News Briefs


Ted haggard considers Senate Run
Ted Haggard, senior pastor of 11,000-member New Life Church in Colorado Springs, Colo., and president of the National Association of Evangelicals, said he would consider a run for Congress in 2006 if Republican Rep. Joel Hefley retired and he couldn't comfortably support another candidate, the Associated Press (AP) reported. "I love this region of the country, and the people here need to be represented the way Joel has represented us," Haggard, 49, said. But he said he is not itching for a new job. "Colorado Springs is used to me being a pastor, and I am very comfortable in the role I currently fill," he told the AP. "I am not restless."

Christian Films Win Awards
George W. Bush: Faith in the White House received three of the highest awards offered by the International Christian Visual Media Association, which recognizes TV shows and films that present family values. The documentary, produced by Grizzly Adams Productions, received Crown Gold Awards for Best Picture, Best Screenplay and Best Documentary over $50,000. Meanwhile, a seven-minute documentary about Rachel Scott, who was murdered during the Columbine High School shootings, received the grand prize in the Tribeca Film Festival's Short Film Competition. Jon Lindgren, who runs ViaMedia in Midland, Texas, was awarded the $50,000 prize for Rachel's Challenge based on an Internet audience vote. Lindgren's upcoming projects include a documentary about contemporary Christian martyrs.

Taizé founder stabbed at prayer service
Brother Roger, the 90-year-old founder of the French religious TaizÈ Community, was stabbed and killed by a mentally disturbed person during evening prayers Aug. 16, members of his community told Agence France Presse (AFP). At press time, police had detained a 36-year-old Romanian woman as a suspect. The TaizÈ movement started during World War II, when Swiss-born monk Roger Schutz, living in TaizÈ, located near Cluny, in the eastern Burgundy region, provided a refuge for those fleeing the conflict, regardless of their religion, AFP said. Roger, a Protestant with a degree in theology, was committed to seeing reconciliation between Christian groups.

Florida pastor settles Lawsuits
Pastor Clint Brown and his 6,000-member FaithWorld church in Orlando, Fla., have settled two lawsuits filed by a former member and a prominent Denver pastor, the Orlando Sentinel reported. On June 15 the ministry reached an agreement with former member Deborah Mitchell, who claimed the 42-year-old pastor refused to repay a $200,000 loan. On June 22, church attorneys "amicably resolved" a similar lawsuit in which Bishop Dennis Leonard charged that Brown hadn't repaid a $100,000 loan from his Heritage Christian Center. Meanwhile, Florida minister Clark Whitten has resigned as senior pastor of Calvary Assembly in suburban Orlando. During his 10-year tenure, Whitten, 55, helped the 2,200-member church eliminate an $11 million debt on its facility, which is one of the largest structures in the Assemblies of God. Whitten plans to write and speak, the Orlando Sentinel reported.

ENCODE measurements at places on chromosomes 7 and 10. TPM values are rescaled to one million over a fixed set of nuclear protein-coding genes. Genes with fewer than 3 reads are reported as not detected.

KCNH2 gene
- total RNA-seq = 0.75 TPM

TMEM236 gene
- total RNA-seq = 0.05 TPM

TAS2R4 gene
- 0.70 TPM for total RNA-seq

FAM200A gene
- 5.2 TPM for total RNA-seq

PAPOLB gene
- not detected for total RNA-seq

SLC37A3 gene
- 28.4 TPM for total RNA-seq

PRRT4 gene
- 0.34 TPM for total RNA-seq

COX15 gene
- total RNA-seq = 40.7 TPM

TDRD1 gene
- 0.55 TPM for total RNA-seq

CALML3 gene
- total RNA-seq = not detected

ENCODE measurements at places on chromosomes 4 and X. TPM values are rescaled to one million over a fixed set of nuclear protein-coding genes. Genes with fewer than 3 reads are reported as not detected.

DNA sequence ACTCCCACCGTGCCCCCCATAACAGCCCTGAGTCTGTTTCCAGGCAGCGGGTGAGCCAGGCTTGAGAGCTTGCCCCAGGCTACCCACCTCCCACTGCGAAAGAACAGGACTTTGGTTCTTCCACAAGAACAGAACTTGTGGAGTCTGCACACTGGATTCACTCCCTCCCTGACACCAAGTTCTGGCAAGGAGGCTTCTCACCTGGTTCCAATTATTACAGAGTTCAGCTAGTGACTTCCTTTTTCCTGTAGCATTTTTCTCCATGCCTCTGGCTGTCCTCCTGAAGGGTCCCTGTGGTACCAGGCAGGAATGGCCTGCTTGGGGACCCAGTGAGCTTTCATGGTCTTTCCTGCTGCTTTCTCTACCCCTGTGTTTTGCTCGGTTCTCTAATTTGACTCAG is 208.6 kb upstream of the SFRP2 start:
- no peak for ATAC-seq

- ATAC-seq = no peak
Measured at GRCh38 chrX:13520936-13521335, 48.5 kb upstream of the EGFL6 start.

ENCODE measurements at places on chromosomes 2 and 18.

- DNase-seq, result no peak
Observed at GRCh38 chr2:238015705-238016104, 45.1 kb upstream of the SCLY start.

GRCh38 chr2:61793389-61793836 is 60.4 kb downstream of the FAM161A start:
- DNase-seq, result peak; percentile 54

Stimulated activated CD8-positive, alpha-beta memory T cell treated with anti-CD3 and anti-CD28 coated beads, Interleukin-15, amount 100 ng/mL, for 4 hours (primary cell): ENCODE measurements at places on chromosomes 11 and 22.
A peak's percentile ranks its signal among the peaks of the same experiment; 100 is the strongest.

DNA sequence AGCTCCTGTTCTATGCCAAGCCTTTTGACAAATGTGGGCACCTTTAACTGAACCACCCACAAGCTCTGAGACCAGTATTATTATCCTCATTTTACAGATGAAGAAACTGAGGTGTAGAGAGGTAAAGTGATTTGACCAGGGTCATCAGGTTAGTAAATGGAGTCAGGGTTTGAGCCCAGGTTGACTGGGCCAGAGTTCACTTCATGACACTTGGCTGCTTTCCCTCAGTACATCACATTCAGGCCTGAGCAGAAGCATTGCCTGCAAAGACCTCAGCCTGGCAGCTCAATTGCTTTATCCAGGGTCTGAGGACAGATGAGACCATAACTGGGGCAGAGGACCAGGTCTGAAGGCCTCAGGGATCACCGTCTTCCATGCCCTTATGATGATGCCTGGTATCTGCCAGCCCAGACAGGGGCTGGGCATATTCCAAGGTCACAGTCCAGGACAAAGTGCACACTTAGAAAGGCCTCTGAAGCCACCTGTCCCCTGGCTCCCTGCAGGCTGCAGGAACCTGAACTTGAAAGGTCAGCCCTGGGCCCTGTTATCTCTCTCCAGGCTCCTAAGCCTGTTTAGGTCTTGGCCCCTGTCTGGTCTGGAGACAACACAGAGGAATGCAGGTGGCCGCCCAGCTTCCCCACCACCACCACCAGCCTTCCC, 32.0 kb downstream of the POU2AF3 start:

Lutheran Church Votes Down Gay Clergy Proposal
The Evangelical Lutheran Church in America (ECLA) rejected a proposal Aug. 12 that would have allowed homosexuals to serve as clergy in certain situations, the Associated Press (AP) reported. The proposal, which was rejected in a 503-490 vote, would have retained the churchís ban on ordaining sexually active homosexuals but allowed exceptions for candidates in long-term relationships. The ECLA, which represents some 4.9 million members, also upheld a 1993 statement that bans blessing ceremonies for same-sex couples. Despite the statementís prohibitions, it is generally acknowledged that some Lutheran pastors have been presiding at such ceremonies without consequence for years, the AP said.

Chinese House Church Pioneer Dies
Chinese house-church leader Allen Yuan died Aug. 16 in a Beijing hospital. He was 91. Yuan was one of 11 preachers, including Watchman Nee and Wang Ming Dao, who refused to join the Three Self Patriotic Movement after Mao Tse-Tungís communist rule began in 1949, Open Doors reported. In 1958, Yuan was arrested because of his "counter-revolutionary" faith and sentenced to life in prison with no hope of parole. But due to policy changes over the next few decades, Yuan was released in 1979. As recently as 2003 Yuan was baptizing 300 new converts each year. He is survived by his wife and six children. His second son, Yuan Fu Sing, continues to lead his church.

Habitat for Humanity Names New CEO
Jonathan T. Reckford has been named head of Habitat for Humanity. The 42-year-old is a former executive pastor of Christ Presbyterian Church in Edina, Minn., and previously served as president of stores for the Musicland division of Best Buy. Reckfordís appointment comes six months after the nonprofit home-building organization's founder and CEO, Millard Fuller, was fired in the wake of a sexual harassment investigation. The board found "insufficient proof of inappropriate conduct," according to a January statement from the organization, but fired Fuller because he made comments the board considered critical despite an agreement he made to keep quiet.

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